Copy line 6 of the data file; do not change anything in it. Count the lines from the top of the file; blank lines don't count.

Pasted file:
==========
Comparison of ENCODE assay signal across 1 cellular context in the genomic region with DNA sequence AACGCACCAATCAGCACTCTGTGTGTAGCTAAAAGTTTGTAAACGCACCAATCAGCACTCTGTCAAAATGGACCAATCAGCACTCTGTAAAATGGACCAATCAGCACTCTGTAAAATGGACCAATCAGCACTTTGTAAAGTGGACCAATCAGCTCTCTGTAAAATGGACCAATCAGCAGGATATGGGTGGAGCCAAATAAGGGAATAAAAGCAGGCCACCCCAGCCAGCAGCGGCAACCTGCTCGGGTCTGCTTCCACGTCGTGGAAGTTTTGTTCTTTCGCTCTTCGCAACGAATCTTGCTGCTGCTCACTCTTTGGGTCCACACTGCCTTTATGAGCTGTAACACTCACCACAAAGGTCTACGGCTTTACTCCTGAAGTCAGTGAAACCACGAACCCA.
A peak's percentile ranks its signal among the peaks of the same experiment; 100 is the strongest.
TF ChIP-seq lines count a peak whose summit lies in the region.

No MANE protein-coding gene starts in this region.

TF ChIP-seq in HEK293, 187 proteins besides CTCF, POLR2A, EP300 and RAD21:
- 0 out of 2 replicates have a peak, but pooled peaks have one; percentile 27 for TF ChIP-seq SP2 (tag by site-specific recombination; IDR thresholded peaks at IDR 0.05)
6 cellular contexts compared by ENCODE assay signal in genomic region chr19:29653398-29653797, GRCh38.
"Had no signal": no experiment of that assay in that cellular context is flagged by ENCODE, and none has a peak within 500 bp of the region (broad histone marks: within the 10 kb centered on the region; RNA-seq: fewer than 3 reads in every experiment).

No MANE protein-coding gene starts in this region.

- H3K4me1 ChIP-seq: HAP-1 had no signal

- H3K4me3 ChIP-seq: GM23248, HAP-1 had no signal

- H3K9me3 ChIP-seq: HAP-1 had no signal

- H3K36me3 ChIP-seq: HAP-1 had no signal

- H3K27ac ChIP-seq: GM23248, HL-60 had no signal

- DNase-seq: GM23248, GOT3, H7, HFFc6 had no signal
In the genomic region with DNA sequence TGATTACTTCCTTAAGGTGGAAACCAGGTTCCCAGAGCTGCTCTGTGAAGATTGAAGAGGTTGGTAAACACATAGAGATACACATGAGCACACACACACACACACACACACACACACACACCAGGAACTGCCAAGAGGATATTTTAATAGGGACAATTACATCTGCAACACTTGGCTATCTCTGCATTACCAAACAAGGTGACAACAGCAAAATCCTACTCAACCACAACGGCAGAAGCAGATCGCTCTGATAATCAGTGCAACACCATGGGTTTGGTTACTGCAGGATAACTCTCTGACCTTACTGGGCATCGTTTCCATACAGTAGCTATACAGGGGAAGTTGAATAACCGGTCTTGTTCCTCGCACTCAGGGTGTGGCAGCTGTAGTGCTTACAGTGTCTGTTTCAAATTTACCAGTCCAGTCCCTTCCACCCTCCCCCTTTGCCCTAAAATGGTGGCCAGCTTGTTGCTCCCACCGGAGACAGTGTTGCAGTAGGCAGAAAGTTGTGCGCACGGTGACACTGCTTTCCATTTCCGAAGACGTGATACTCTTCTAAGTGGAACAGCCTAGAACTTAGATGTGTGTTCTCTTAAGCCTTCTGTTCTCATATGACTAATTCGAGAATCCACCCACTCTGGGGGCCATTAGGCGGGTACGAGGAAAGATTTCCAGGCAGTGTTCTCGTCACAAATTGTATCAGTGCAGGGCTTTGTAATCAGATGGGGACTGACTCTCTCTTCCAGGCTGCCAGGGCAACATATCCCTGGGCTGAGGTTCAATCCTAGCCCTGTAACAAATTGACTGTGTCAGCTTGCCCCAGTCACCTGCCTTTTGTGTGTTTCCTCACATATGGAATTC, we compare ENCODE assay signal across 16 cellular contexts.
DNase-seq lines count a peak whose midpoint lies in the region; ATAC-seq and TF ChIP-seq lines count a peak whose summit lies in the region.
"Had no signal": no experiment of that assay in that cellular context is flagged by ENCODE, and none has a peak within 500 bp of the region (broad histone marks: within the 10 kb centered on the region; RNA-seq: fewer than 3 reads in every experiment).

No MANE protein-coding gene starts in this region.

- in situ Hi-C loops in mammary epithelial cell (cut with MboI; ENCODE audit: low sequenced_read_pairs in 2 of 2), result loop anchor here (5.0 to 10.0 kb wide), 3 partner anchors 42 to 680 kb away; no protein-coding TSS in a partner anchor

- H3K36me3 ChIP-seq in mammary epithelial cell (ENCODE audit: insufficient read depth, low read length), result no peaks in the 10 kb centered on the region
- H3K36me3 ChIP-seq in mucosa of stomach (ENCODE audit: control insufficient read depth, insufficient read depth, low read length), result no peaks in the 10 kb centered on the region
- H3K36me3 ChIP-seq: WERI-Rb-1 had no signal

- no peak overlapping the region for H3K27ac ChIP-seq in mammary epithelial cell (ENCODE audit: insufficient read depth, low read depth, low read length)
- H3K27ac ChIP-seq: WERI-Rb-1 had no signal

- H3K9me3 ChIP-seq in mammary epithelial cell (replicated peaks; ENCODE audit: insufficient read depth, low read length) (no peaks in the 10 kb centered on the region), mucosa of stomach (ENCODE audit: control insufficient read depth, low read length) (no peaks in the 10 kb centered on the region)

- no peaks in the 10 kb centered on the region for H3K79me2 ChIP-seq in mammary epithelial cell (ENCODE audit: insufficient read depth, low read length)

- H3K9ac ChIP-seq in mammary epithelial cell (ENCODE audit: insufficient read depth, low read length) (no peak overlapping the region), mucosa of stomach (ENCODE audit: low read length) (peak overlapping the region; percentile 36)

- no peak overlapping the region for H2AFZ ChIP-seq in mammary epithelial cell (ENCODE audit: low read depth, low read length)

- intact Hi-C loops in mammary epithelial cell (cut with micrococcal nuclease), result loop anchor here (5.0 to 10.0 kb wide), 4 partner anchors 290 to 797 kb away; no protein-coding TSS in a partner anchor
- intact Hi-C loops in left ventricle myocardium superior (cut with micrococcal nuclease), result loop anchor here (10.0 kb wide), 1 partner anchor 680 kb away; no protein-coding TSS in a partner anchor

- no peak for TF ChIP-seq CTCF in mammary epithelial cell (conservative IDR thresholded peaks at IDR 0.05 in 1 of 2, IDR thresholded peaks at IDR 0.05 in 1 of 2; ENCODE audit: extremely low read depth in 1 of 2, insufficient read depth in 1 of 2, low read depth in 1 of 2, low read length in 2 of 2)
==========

- 0 out of 2 replicates have a peak, but pooled peaks have one; percentile 27 for TF ChIP-seq SP2 (tag by site-specific recombination; IDR thresholded peaks at IDR 0.05)